Many people say their mental health has deteriorated because of high food prices adding to the cost of living crisis in the UK.
Food prices soaring
Soaring food prices are harming the mental health of shoppers and families, according to a study by consumer group, Which?.
The rising cost of everyday groceries has worsened the mental health of a quarter (25%) of people, the survey suggests. Some 23% say prices have hindered their ability to eat a healthy diet, while 22% said they had lost sleep over food costs, and one in five said their physical health had deteriorated.
It comes as new figures suggest food inflation may finally have peaked – although price rises remain at historically high levels.
Stress despite inflation easing
Food inflation decelerated for a second consecutive month to 14.6% in June, down from 15.4% in May, according to the BRC-NielsenIQ Shop Price Index. Overall, shop price inflation slowed to 8.4%, down from 9% in May.
MPs are preparing to question senior figures from Sainsbury’s, Morrisons, Tesco, and Asda on Tuesday about when shoppers can expect to see prices fall. The business committee is also expected to scrutinize the gross profits of the big supermarket chains over claims of profiteering
The impact on mental health
A third of people aged 35 to 54 – those most likely to be parents of young families – said food costs had had a negative impact on their mental health. They were more likely to be negatively affected than those aged 18 to 35 (27%) and over 55 (18%).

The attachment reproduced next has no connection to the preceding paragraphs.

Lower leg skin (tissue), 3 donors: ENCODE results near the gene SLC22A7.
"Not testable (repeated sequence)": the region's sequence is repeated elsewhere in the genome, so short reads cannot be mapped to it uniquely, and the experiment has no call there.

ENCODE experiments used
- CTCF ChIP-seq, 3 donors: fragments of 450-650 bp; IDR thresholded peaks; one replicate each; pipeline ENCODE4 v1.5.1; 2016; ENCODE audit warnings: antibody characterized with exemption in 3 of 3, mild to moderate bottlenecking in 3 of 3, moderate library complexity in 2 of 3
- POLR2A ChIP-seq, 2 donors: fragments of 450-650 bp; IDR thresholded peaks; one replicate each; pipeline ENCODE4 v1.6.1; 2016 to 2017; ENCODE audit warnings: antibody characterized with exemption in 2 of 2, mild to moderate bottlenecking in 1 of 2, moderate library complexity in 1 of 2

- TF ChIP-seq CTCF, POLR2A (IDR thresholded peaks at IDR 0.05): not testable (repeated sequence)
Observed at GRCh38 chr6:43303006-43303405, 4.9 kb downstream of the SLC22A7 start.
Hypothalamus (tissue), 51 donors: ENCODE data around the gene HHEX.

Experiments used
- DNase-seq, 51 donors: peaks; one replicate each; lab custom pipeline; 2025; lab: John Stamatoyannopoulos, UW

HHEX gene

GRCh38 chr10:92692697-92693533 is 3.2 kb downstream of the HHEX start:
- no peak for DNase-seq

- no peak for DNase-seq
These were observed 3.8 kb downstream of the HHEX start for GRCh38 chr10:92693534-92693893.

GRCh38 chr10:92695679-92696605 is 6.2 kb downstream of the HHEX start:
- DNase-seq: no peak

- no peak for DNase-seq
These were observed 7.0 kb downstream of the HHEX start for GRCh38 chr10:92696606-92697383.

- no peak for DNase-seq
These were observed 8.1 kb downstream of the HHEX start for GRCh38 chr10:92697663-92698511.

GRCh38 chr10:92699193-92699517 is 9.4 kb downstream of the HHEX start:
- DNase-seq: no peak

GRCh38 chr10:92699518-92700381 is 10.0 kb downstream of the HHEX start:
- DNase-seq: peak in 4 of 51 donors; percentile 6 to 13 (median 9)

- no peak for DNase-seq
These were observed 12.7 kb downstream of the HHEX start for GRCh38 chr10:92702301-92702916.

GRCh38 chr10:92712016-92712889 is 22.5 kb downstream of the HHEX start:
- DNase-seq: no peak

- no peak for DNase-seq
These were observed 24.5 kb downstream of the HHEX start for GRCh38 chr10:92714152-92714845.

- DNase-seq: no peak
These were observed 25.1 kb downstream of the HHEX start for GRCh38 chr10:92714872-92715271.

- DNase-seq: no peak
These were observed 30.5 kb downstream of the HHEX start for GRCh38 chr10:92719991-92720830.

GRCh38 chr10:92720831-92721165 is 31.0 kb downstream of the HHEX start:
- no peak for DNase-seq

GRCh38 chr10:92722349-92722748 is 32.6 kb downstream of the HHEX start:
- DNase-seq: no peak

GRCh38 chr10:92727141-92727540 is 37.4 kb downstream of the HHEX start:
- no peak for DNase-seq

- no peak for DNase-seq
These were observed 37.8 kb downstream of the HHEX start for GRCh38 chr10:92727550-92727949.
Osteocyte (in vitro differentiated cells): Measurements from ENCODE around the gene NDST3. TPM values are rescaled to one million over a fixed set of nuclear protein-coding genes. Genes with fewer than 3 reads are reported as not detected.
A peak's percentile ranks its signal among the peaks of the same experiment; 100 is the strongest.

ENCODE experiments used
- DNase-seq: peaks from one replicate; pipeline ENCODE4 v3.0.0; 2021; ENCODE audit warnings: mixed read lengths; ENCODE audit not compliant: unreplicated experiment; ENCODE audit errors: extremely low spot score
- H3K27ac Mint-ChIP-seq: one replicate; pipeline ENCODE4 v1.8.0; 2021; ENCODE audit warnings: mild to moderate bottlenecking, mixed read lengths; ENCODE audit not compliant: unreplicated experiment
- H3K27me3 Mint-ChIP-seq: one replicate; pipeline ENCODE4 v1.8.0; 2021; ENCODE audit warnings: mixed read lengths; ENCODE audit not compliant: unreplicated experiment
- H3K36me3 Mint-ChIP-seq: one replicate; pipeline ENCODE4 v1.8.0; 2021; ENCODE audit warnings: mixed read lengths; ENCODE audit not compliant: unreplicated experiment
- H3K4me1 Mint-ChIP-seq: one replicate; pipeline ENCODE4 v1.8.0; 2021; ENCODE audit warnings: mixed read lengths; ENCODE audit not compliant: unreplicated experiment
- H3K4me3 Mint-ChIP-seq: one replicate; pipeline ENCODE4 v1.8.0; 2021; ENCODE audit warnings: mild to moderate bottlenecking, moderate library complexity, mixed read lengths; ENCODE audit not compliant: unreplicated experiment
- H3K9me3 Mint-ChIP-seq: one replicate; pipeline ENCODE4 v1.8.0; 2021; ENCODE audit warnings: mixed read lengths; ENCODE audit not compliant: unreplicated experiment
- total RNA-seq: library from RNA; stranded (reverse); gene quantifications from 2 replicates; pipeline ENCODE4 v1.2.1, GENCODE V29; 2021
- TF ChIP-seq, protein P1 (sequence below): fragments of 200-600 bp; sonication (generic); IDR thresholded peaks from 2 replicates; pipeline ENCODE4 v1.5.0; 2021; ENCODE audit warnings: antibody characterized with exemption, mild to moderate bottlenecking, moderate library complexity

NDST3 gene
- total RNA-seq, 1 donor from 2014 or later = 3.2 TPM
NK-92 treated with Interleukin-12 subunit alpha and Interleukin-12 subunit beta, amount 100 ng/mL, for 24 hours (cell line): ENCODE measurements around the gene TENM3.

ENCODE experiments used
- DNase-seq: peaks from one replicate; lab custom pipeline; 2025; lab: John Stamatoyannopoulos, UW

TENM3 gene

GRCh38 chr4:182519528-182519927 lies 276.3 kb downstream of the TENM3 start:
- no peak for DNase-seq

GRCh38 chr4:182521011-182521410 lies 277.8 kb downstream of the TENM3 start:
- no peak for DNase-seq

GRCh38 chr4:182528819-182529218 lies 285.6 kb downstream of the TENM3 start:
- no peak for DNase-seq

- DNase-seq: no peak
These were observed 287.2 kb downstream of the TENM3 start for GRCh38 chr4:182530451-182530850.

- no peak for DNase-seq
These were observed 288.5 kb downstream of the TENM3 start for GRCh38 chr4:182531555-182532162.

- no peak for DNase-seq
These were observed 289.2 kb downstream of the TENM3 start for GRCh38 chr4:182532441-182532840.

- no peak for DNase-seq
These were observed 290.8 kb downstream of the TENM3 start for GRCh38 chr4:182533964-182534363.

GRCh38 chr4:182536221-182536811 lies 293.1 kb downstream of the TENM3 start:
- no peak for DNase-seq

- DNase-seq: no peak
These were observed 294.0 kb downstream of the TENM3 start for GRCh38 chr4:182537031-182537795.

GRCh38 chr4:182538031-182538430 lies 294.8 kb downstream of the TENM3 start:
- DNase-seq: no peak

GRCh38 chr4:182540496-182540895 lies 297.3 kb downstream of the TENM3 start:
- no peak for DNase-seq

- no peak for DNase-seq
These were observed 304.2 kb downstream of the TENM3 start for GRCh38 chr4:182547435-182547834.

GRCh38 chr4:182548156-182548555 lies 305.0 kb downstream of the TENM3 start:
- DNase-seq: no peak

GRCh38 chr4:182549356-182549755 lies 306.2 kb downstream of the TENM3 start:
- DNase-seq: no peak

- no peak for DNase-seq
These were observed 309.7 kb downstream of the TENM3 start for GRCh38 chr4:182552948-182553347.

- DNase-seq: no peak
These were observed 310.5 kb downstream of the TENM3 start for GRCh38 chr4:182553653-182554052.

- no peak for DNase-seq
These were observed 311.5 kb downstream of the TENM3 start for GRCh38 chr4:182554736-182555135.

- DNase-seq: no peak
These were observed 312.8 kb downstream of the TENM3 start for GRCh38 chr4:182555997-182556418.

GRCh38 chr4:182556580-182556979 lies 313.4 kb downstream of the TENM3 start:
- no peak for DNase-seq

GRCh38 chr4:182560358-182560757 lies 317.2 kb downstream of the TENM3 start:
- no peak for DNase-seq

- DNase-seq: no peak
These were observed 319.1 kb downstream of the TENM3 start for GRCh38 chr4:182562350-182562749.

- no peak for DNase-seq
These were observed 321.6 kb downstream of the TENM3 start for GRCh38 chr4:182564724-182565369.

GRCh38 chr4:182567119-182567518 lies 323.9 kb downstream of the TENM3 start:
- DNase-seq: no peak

The consumer organization’s head of food policy, Sue Davies, said,
“Which? research shows how the sustained stress and worry caused by rising food prices is now having a detrimental impact on people’s mental and physical health. Women and young parents are among the worst affected, and some people struggling to feed their children are asking themselves how much more of this they can take.
Now is the time to act. The government must urgently get supermarkets to commit to stocking essential budget ranges in all their stores, particularly in areas where people are most in need, as well as make pricing much clearer so shoppers can compare prices and find the best value products.”
Trade-offs being made
As the cost of living has progressed over recent months, many sections of society have been faced to make difficult decisions about how they will pay their bills. With energy and mortgage priers also rising month-on-month, and with a fixed pot of income to pay these bills, the pressure on household economies is greater than ever.
It is no wonder, therefore, that the stress and anxiety caused by the daily struggle to pay bills are rising as a result. With a health system that is struggling to cope and with waiting times for professional mental health support getting longer, many forecast that the breaking point where the system falls over is not too far away.
The results of the Which? survey, therefore, come as no surprise as we all are forced to find creative and sometimes desperate ways to pay our bills and feed families.
Is the price of food affecting your mental health? Are you doing anything to reduce your stress levels? Tell us more in the comments.